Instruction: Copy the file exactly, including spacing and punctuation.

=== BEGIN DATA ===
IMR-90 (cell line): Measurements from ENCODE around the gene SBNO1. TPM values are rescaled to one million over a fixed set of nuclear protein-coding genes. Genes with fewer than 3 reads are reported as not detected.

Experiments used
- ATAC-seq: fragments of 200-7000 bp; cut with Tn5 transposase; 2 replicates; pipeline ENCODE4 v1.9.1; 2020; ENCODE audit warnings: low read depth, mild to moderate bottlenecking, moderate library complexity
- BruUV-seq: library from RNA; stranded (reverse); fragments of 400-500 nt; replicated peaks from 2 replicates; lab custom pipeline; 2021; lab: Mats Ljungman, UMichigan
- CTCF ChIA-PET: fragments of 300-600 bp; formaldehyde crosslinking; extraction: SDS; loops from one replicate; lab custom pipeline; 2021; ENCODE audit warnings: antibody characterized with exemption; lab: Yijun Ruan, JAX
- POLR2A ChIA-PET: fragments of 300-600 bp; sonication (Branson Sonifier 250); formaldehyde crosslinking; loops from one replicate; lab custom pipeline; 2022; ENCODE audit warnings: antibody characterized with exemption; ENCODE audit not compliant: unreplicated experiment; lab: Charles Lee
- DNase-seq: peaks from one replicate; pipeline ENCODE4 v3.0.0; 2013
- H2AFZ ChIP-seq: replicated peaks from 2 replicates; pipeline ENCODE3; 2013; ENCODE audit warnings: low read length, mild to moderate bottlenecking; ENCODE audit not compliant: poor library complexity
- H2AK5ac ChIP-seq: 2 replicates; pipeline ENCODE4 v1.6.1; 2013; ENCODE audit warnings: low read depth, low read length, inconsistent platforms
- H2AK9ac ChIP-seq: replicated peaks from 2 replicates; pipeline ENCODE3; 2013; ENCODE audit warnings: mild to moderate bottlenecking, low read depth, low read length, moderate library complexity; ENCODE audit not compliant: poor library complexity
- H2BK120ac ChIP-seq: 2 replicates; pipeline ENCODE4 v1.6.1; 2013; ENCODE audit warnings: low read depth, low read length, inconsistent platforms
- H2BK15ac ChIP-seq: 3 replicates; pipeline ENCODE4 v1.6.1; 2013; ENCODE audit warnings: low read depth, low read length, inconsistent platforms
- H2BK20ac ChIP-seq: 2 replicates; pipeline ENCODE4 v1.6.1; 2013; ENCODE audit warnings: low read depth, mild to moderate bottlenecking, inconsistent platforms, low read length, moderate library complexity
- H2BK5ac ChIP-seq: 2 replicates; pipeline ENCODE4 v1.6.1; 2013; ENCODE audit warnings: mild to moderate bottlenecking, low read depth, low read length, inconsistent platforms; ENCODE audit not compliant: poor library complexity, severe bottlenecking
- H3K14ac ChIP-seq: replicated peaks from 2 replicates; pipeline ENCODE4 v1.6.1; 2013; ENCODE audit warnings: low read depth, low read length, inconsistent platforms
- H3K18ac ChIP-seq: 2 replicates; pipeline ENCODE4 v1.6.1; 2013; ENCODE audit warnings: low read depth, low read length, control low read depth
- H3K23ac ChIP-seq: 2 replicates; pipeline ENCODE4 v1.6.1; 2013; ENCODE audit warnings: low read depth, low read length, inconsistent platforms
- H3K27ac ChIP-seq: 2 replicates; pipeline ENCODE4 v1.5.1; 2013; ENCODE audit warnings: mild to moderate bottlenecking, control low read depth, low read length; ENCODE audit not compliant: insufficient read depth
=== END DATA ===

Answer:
IMR-90 (cell line): Measurements from ENCODE around the gene SBNO1. TPM values are rescaled to one million over a fixed set of nuclear protein-coding genes. Genes with fewer than 3 reads are reported as not detected.

Experiments used
- ATAC-seq: fragments of 200-7000 bp; cut with Tn5 transposase; 2 replicates; pipeline ENCODE4 v1.9.1; 2020; ENCODE audit warnings: low read depth, mild to moderate bottlenecking, moderate library complexity
- BruUV-seq: library from RNA; stranded (reverse); fragments of 400-500 nt; replicated peaks from 2 replicates; lab custom pipeline; 2021; lab: Mats Ljungman, UMichigan
- CTCF ChIA-PET: fragments of 300-600 bp; formaldehyde crosslinking; extraction: SDS; loops from one replicate; lab custom pipeline; 2021; ENCODE audit warnings: antibody characterized with exemption; lab: Yijun Ruan, JAX
- POLR2A ChIA-PET: fragments of 300-600 bp; sonication (Branson Sonifier 250); formaldehyde crosslinking; loops from one replicate; lab custom pipeline; 2022; ENCODE audit warnings: antibody characterized with exemption; ENCODE audit not compliant: unreplicated experiment; lab: Charles Lee
- DNase-seq: peaks from one replicate; pipeline ENCODE4 v3.0.0; 2013
- H2AFZ ChIP-seq: replicated peaks from 2 replicates; pipeline ENCODE3; 2013; ENCODE audit warnings: low read length, mild to moderate bottlenecking; ENCODE audit not compliant: poor library complexity
- H2AK5ac ChIP-seq: 2 replicates; pipeline ENCODE4 v1.6.1; 2013; ENCODE audit warnings: low read depth, low read length, inconsistent platforms
- H2AK9ac ChIP-seq: replicated peaks from 2 replicates; pipeline ENCODE3; 2013; ENCODE audit warnings: mild to moderate bottlenecking, low read depth, low read length, moderate library complexity; ENCODE audit not compliant: poor library complexity
- H2BK120ac ChIP-seq: 2 replicates; pipeline ENCODE4 v1.6.1; 2013; ENCODE audit warnings: low read depth, low read length, inconsistent platforms
- H2BK15ac ChIP-seq: 3 replicates; pipeline ENCODE4 v1.6.1; 2013; ENCODE audit warnings: low read depth, low read length, inconsistent platforms
- H2BK20ac ChIP-seq: 2 replicates; pipeline ENCODE4 v1.6.1; 2013; ENCODE audit warnings: low read depth, mild to moderate bottlenecking, inconsistent platforms, low read length, moderate library complexity
- H2BK5ac ChIP-seq: 2 replicates; pipeline ENCODE4 v1.6.1; 2013; ENCODE audit warnings: mild to moderate bottlenecking, low read depth, low read length, inconsistent platforms; ENCODE audit not compliant: poor library complexity, severe bottlenecking
- H3K14ac ChIP-seq: replicated peaks from 2 replicates; pipeline ENCODE4 v1.6.1; 2013; ENCODE audit warnings: low read depth, low read length, inconsistent platforms
- H3K18ac ChIP-seq: 2 replicates; pipeline ENCODE4 v1.6.1; 2013; ENCODE audit warnings: low read depth, low read length, control low read depth
- H3K23ac ChIP-seq: 2 replicates; pipeline ENCODE4 v1.6.1; 2013; ENCODE audit warnings: low read depth, low read length, inconsistent platforms
- H3K27ac ChIP-seq: 2 replicates; pipeline ENCODE4 v1.5.1; 2013; ENCODE audit warnings: mild to moderate bottlenecking, control low read depth, low read length; ENCODE audit not compliant: insufficient read depth